Repeating The Cycle

At the end of my childhood hallway hung a needlepoint tapestry titled “Children Learn What They Live.”  It’s a bit tautological.  What else could we possibly learn?  What bullshit…

“If a child lives with criticism,
He learns to condemn.”

“The stream of inanities begin,” I condemn. Where did I learn to be so critical? Mom cross-stitched author Dorothy Law Nolte’s aphorisms into a banner we saw every day — as we entered the bathroom, headed to play and eat, or made our last trip to bed down each night.

My little sister, 9 years younger, read it less frequently, hopefully not absorbing the unironically self-unaware message…

“If a child lives without a penis,
She isn’t included in the lessons.”

Of course, this was written in the mid 1960’s, before women became equal and the Equal Rights Amendment passed…uh…nevermind.  I must have read the poem a thousand times, and wondered if it was directed at me, or at my father.  Was I supposed to be learning?  Or, were these warnings to Dad; talismen designed to curb the vagaries of his behavior we might encounter any given day…

For example,

“If a child lives with ridicule,
he learns to be shy.”childrendare

… might have been designed to stop Dad from calling me over as he pulled a cigarette from the pack of Camels, tamped it on top of my head three times to “compact the tobacco” and saying “See, Robby… you are good for something.”

You’d think with the amount of time we spent in Church, Mom could have left off

“If a child lives with shame,
he learns to feel guilty.”

I’m not sure I absorbed and integrated any of these lessons into my life, but I did learn:

“If a parent thinks a poster will substitute for parenting,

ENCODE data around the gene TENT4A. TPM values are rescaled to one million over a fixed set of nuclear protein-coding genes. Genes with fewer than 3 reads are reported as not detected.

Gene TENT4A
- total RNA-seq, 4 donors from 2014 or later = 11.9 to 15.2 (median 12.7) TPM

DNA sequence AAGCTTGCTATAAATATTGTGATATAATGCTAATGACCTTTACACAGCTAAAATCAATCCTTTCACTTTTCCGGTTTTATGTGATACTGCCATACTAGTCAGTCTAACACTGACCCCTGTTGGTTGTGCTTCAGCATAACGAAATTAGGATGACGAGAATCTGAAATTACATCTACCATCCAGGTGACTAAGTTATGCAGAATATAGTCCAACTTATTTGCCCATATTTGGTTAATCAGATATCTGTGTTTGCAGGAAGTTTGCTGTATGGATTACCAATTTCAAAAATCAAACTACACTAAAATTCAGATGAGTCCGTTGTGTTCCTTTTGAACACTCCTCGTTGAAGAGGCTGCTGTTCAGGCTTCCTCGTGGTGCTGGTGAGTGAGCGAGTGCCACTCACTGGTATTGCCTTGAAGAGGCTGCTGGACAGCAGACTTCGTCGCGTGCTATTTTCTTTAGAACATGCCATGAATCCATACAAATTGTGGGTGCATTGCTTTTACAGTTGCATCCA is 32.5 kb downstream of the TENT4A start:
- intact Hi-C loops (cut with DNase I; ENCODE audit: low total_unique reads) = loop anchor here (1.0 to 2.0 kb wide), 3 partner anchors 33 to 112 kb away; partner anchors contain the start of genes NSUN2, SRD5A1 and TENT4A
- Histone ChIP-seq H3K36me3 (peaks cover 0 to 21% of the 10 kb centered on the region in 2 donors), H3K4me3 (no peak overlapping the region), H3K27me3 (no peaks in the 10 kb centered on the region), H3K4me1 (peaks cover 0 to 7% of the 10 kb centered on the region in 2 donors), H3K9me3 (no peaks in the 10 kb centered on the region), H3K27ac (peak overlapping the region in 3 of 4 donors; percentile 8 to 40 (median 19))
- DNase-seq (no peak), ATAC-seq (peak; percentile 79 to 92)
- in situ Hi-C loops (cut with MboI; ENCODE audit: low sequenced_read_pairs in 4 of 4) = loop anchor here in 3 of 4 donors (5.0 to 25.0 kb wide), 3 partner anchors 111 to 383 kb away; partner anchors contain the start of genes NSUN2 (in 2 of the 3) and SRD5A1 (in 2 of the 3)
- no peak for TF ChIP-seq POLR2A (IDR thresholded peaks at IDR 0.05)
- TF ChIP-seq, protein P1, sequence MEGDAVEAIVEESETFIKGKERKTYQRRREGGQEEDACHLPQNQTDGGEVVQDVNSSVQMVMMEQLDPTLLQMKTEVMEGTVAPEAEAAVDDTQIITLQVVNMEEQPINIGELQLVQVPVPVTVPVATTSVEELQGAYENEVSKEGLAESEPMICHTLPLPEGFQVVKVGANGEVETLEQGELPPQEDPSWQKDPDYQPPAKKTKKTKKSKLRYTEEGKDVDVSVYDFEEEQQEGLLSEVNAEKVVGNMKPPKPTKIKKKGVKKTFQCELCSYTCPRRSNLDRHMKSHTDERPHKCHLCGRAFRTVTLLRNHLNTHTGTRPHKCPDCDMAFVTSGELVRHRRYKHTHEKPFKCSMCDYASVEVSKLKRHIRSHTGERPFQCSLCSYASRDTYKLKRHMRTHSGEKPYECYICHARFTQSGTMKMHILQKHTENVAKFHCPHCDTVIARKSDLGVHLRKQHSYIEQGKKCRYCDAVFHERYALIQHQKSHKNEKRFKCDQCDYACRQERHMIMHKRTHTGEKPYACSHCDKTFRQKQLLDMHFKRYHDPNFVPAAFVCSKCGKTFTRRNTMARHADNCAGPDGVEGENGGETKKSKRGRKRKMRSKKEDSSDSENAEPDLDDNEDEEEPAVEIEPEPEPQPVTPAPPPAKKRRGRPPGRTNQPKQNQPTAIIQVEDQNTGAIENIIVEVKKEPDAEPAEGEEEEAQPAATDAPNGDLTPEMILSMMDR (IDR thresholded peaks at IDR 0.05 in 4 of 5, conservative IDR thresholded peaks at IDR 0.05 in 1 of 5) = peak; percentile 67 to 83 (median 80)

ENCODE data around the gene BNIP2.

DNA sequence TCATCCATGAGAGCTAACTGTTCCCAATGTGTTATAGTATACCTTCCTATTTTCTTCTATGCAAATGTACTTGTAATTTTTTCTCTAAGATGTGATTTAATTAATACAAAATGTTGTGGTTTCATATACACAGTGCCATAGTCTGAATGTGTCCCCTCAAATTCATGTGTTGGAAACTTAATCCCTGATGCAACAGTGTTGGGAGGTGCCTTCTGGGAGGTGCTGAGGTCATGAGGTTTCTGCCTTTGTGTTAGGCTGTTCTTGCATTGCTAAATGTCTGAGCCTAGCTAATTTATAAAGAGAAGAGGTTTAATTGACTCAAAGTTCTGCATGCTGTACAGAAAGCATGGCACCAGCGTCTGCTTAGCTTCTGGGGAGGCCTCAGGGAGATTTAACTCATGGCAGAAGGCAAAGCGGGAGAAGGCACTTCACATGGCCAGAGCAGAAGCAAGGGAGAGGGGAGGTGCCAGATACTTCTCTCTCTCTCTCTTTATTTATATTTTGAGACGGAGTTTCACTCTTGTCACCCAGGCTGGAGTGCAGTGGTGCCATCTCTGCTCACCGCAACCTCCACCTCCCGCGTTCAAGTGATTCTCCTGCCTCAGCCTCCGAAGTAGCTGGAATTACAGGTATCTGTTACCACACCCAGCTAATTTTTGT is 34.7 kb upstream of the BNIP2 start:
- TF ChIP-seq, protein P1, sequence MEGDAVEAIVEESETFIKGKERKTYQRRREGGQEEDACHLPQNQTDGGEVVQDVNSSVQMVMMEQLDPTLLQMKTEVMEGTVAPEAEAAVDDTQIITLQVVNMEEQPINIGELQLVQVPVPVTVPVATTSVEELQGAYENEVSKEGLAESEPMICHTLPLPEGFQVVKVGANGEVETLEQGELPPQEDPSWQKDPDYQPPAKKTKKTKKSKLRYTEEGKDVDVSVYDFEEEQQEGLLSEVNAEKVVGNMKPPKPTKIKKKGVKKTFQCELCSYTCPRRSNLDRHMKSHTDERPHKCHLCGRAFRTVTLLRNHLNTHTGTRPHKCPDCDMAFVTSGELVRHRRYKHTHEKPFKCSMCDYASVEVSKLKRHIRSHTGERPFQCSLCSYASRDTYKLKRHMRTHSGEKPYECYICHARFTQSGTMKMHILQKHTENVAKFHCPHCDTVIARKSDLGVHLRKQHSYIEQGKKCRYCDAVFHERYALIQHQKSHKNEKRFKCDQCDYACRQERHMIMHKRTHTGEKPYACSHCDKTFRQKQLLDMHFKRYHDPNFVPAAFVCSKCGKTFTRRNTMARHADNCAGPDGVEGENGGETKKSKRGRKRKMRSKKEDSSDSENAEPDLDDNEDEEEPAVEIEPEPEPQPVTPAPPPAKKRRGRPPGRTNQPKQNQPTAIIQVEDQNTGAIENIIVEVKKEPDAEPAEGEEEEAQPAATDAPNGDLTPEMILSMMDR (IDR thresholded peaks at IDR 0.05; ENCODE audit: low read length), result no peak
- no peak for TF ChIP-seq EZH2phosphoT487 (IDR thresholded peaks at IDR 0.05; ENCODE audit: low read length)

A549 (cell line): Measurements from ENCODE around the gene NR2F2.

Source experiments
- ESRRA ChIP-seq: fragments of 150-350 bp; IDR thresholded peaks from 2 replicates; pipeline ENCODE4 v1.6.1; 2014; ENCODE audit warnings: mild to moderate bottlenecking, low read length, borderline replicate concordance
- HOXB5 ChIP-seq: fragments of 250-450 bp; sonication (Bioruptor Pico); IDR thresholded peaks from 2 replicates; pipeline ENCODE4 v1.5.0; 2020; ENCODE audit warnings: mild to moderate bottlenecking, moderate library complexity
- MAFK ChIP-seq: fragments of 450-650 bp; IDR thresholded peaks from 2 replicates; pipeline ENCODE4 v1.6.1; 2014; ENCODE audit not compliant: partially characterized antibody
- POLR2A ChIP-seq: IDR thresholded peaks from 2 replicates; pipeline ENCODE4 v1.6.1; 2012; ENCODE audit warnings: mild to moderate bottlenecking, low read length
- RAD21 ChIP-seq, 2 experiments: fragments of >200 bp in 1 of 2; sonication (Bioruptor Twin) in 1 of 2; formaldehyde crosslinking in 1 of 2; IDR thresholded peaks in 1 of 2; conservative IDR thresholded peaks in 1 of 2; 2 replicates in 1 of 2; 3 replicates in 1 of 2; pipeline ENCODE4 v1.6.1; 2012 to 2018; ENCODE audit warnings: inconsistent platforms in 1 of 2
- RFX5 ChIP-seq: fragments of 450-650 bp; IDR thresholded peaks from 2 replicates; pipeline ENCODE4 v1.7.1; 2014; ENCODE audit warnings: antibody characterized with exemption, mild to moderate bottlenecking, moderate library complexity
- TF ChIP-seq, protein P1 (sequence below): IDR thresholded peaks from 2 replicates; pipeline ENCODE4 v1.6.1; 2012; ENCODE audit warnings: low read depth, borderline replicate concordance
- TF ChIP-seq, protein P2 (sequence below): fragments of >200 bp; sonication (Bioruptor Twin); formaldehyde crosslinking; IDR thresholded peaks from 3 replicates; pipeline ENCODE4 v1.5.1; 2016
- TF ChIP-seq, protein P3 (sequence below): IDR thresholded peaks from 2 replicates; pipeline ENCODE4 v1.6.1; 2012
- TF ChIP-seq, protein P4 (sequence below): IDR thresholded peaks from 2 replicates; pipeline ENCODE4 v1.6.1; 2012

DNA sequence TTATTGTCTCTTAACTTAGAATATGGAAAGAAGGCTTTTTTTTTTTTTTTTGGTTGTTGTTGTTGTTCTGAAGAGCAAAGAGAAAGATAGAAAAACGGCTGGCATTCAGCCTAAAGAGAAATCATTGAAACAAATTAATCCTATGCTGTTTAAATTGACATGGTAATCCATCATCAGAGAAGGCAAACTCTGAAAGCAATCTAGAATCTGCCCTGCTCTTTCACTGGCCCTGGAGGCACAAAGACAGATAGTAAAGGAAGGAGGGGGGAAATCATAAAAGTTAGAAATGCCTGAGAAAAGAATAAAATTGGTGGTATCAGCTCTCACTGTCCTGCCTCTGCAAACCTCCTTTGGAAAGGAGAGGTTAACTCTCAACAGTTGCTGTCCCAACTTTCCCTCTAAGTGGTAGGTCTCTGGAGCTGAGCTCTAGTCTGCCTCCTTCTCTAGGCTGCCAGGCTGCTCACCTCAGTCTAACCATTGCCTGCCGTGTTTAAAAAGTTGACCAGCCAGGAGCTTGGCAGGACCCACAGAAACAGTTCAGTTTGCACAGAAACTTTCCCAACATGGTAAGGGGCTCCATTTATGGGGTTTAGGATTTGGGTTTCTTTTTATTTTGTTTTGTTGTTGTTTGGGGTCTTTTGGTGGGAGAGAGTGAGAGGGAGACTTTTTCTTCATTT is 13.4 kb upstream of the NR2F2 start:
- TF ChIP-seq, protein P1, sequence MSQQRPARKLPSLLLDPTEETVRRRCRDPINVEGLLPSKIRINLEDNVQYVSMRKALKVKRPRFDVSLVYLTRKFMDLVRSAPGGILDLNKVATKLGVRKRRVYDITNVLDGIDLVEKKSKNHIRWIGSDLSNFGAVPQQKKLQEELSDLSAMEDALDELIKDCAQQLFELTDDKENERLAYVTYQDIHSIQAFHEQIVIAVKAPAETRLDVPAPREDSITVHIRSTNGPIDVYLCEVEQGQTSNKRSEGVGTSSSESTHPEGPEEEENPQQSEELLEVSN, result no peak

He is likely to repeat the cycle.”

Hence, the “Dare to…” poster that has dominated the entrance to my boys’ bedrooms these last 19 years.  A parenting A to Z lesson.  Twenty-six things your should dare to do as a person.  I noticed a long time ago that not everything we can or should do is told to us, and I hoped that if they ever read this poster it might fill in a gap in my parenting.

“Dare to…

Ask for what you want.
Believe in yourself
Change your mind
Do what you love…”

…and so on.  When I placed this I thought it had two advantages over the “Children Learn…” banner.  First, it was a list of positive actions a person could take to make their life better. Second, it was subversive.  “Dare to Question conformity.”   The aphorisms were empowering. Change your mind, be yourself, do what you love, speak your truth.

But, as my children leave the house, I’m reasonably certain they learned more, much as I did, directly from their parents. I learned…

Screaming doesn’t make you respectable.
Avoid Dad if you know he’s been drinking.
Sometimes he won’t show up.
Parents don’t know how their words sting and last a lifetime
Parents will likely be hypocrites to their banners.

My kids learned the same, but hopefully a little less, and they will reduce the cycle a little further with their children. And in 40 years I hope they’ll learn, as I am now, that we have no idea what our parents went through and a little graceful forgiveness is worthwhile.